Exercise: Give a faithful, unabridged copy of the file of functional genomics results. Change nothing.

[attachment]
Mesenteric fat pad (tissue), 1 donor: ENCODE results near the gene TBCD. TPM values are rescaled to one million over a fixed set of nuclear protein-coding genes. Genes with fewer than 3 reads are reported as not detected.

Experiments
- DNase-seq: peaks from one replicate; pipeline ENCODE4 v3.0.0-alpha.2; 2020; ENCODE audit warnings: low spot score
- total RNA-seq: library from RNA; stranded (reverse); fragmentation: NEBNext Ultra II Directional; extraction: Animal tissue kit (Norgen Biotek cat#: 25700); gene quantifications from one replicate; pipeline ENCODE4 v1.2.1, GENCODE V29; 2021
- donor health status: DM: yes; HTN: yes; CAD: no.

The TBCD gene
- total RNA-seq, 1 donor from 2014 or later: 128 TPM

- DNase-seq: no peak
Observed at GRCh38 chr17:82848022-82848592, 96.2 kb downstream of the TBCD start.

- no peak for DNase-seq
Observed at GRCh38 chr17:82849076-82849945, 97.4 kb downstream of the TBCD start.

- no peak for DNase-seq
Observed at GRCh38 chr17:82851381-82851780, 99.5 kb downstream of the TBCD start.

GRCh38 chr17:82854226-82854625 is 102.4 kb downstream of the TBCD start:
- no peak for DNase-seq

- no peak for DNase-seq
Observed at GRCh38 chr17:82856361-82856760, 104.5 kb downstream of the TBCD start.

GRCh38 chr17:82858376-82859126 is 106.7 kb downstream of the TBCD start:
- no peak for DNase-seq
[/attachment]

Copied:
Mesenteric fat pad (tissue), 1 donor: ENCODE results near the gene TBCD. TPM values are rescaled to one million over a fixed set of nuclear protein-coding genes. Genes with fewer than 3 reads are reported as not detected.

Experiments
- DNase-seq: peaks from one replicate; pipeline ENCODE4 v3.0.0-alpha.2; 2020; ENCODE audit warnings: low spot score
- total RNA-seq: library from RNA; stranded (reverse); fragmentation: NEBNext Ultra II Directional; extraction: Animal tissue kit (Norgen Biotek cat#: 25700); gene quantifications from one replicate; pipeline ENCODE4 v1.2.1, GENCODE V29; 2021
- donor health status: DM: yes; HTN: yes; CAD: no.

The TBCD gene
- total RNA-seq, 1 donor from 2014 or later: 128 TPM

- DNase-seq: no peak
Observed at GRCh38 chr17:82848022-82848592, 96.2 kb downstream of the TBCD start.

- no peak for DNase-seq
Observed at GRCh38 chr17:82849076-82849945, 97.4 kb downstream of the TBCD start.

- no peak for DNase-seq
Observed at GRCh38 chr17:82851381-82851780, 99.5 kb downstream of the TBCD start.

GRCh38 chr17:82854226-82854625 is 102.4 kb downstream of the TBCD start:
- no peak for DNase-seq

- no peak for DNase-seq
Observed at GRCh38 chr17:82856361-82856760, 104.5 kb downstream of the TBCD start.

GRCh38 chr17:82858376-82859126 is 106.7 kb downstream of the TBCD start:
- no peak for DNase-seq